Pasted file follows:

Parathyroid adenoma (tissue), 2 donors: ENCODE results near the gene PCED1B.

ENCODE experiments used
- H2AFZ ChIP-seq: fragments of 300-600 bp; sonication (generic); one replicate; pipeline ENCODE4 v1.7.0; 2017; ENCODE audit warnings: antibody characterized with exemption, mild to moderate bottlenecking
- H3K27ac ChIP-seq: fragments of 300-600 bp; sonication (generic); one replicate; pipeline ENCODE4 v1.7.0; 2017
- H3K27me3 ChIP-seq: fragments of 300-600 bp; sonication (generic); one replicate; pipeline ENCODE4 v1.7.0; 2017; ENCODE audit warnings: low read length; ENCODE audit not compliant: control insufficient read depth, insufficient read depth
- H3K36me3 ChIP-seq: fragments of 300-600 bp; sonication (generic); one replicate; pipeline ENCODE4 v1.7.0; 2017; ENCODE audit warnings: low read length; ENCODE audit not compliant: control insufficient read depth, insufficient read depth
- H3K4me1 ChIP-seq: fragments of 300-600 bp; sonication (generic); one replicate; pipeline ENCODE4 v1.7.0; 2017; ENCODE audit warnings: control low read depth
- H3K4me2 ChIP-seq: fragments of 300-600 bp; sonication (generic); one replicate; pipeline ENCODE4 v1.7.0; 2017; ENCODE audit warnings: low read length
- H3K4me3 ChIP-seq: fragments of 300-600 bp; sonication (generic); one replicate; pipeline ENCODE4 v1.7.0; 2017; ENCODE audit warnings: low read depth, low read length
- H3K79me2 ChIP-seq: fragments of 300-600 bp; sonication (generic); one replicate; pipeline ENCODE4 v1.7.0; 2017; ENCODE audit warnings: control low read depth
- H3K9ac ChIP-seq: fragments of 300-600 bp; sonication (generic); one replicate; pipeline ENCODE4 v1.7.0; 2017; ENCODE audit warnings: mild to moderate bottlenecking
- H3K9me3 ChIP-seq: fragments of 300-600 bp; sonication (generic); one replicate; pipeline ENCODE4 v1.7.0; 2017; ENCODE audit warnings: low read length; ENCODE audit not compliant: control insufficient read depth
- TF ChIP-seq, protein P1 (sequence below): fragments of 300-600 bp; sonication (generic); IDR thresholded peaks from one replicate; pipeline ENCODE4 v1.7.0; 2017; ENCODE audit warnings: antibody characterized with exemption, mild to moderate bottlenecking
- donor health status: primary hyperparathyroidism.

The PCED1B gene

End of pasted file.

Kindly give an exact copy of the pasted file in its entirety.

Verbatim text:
Parathyroid adenoma (tissue), 2 donors: ENCODE results near the gene PCED1B.

ENCODE experiments used
- H2AFZ ChIP-seq: fragments of 300-600 bp; sonication (generic); one replicate; pipeline ENCODE4 v1.7.0; 2017; ENCODE audit warnings: antibody characterized with exemption, mild to moderate bottlenecking
- H3K27ac ChIP-seq: fragments of 300-600 bp; sonication (generic); one replicate; pipeline ENCODE4 v1.7.0; 2017
- H3K27me3 ChIP-seq: fragments of 300-600 bp; sonication (generic); one replicate; pipeline ENCODE4 v1.7.0; 2017; ENCODE audit warnings: low read length; ENCODE audit not compliant: control insufficient read depth, insufficient read depth
- H3K36me3 ChIP-seq: fragments of 300-600 bp; sonication (generic); one replicate; pipeline ENCODE4 v1.7.0; 2017; ENCODE audit warnings: low read length; ENCODE audit not compliant: control insufficient read depth, insufficient read depth
- H3K4me1 ChIP-seq: fragments of 300-600 bp; sonication (generic); one replicate; pipeline ENCODE4 v1.7.0; 2017; ENCODE audit warnings: control low read depth
- H3K4me2 ChIP-seq: fragments of 300-600 bp; sonication (generic); one replicate; pipeline ENCODE4 v1.7.0; 2017; ENCODE audit warnings: low read length
- H3K4me3 ChIP-seq: fragments of 300-600 bp; sonication (generic); one replicate; pipeline ENCODE4 v1.7.0; 2017; ENCODE audit warnings: low read depth, low read length
- H3K79me2 ChIP-seq: fragments of 300-600 bp; sonication (generic); one replicate; pipeline ENCODE4 v1.7.0; 2017; ENCODE audit warnings: control low read depth
- H3K9ac ChIP-seq: fragments of 300-600 bp; sonication (generic); one replicate; pipeline ENCODE4 v1.7.0; 2017; ENCODE audit warnings: mild to moderate bottlenecking
- H3K9me3 ChIP-seq: fragments of 300-600 bp; sonication (generic); one replicate; pipeline ENCODE4 v1.7.0; 2017; ENCODE audit warnings: low read length; ENCODE audit not compliant: control insufficient read depth
- TF ChIP-seq, protein P1 (sequence below): fragments of 300-600 bp; sonication (generic); IDR thresholded peaks from one replicate; pipeline ENCODE4 v1.7.0; 2017; ENCODE audit warnings: antibody characterized with exemption, mild to moderate bottlenecking
- donor health status: primary hyperparathyroidism.

The PCED1B gene